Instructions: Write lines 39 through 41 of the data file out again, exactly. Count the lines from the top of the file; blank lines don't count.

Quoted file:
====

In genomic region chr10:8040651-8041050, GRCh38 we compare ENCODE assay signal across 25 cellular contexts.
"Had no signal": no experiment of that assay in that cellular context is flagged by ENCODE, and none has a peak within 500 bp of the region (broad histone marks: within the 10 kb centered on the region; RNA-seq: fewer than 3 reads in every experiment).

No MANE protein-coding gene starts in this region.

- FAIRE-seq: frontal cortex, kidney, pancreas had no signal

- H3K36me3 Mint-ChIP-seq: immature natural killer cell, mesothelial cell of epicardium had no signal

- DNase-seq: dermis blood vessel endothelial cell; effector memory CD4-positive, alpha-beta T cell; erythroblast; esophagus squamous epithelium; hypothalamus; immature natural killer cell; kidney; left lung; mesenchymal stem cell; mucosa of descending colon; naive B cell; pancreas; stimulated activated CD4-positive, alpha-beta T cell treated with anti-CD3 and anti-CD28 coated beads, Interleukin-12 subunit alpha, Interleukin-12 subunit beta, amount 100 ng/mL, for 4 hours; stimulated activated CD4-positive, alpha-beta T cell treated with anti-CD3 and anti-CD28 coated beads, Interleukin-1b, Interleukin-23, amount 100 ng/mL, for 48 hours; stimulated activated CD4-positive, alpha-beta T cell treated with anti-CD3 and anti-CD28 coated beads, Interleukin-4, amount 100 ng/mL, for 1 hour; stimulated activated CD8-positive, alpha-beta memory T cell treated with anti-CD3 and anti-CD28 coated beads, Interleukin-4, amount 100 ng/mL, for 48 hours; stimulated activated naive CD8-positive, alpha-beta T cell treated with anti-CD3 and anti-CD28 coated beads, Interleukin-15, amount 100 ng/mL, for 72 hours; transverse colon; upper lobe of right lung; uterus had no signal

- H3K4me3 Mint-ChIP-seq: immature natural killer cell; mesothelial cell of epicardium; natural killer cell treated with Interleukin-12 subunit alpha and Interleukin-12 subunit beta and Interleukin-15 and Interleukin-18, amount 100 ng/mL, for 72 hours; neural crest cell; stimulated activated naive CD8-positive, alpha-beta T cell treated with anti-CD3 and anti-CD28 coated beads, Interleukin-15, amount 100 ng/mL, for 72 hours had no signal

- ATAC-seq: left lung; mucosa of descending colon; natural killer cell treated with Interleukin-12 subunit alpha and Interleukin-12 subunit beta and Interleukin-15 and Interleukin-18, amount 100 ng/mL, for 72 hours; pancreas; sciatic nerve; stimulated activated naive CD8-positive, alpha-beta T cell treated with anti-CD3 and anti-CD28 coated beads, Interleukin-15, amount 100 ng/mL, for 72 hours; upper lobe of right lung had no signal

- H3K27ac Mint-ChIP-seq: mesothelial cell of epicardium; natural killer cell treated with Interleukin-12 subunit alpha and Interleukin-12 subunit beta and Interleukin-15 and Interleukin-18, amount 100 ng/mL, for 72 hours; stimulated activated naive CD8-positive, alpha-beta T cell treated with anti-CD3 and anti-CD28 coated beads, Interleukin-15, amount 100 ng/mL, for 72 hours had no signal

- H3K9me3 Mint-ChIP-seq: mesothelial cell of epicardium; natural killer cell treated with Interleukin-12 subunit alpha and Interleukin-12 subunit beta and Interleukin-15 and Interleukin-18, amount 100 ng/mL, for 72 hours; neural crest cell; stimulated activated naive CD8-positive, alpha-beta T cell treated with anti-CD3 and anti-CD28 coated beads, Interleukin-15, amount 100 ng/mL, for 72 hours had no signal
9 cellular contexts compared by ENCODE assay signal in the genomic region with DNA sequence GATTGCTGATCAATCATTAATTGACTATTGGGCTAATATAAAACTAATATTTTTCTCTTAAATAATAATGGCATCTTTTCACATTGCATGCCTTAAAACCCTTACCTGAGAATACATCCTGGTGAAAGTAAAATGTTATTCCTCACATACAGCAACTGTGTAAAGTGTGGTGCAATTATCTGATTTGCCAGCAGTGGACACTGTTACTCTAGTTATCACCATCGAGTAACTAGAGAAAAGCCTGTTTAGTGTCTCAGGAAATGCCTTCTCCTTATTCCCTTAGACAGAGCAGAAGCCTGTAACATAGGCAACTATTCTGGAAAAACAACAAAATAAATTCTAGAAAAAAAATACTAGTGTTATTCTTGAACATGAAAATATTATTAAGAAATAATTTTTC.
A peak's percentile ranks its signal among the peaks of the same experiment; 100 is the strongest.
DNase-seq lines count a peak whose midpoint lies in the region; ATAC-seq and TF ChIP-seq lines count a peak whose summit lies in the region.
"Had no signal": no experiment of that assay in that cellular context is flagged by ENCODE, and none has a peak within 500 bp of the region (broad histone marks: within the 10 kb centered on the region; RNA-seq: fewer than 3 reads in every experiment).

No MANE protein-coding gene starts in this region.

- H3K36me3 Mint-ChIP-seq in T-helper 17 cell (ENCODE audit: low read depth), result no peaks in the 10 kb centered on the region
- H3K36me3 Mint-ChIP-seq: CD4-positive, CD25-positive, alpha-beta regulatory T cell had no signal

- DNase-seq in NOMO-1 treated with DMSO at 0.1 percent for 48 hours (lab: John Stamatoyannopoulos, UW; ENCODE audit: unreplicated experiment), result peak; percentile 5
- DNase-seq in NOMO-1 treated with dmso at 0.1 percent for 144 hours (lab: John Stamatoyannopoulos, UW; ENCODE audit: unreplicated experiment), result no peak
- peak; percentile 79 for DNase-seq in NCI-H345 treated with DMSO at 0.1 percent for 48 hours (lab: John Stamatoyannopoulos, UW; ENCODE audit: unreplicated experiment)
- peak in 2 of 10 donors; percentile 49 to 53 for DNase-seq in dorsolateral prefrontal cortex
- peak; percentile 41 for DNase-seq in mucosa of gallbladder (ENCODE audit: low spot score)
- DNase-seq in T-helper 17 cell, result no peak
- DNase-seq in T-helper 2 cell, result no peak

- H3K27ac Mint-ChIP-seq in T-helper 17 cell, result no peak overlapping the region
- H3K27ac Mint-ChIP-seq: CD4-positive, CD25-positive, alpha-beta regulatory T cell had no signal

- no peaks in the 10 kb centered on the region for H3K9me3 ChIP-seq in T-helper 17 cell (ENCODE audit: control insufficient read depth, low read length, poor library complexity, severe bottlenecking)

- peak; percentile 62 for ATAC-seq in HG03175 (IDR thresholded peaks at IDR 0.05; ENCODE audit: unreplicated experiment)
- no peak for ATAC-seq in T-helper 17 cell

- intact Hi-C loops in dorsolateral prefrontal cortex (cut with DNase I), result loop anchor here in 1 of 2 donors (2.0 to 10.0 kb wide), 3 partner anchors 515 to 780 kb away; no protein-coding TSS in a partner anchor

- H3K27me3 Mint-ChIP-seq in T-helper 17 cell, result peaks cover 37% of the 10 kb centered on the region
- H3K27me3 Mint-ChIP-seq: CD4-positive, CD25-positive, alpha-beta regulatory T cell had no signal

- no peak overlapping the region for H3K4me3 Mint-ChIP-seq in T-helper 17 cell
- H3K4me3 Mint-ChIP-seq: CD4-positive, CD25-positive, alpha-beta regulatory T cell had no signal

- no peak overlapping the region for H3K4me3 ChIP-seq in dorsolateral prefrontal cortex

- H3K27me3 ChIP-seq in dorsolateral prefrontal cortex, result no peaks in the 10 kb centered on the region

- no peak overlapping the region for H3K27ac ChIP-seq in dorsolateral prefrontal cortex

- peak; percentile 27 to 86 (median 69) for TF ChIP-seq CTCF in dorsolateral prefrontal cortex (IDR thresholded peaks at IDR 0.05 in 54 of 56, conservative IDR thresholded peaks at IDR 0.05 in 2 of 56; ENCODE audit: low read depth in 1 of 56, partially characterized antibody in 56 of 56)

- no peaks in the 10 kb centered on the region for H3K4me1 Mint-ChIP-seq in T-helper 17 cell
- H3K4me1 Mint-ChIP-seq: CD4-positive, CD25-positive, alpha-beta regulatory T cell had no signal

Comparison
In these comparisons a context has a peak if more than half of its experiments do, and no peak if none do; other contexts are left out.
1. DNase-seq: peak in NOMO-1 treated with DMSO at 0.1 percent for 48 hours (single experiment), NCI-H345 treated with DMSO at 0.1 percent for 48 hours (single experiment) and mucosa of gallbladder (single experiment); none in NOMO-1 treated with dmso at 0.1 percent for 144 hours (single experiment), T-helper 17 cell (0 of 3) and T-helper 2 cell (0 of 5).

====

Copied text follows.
- no peaks in the 10 kb centered on the region for H3K4me1 Mint-ChIP-seq in T-helper 17 cell
- H3K4me1 Mint-ChIP-seq: CD4-positive, CD25-positive, alpha-beta regulatory T cell had no signal

Comparison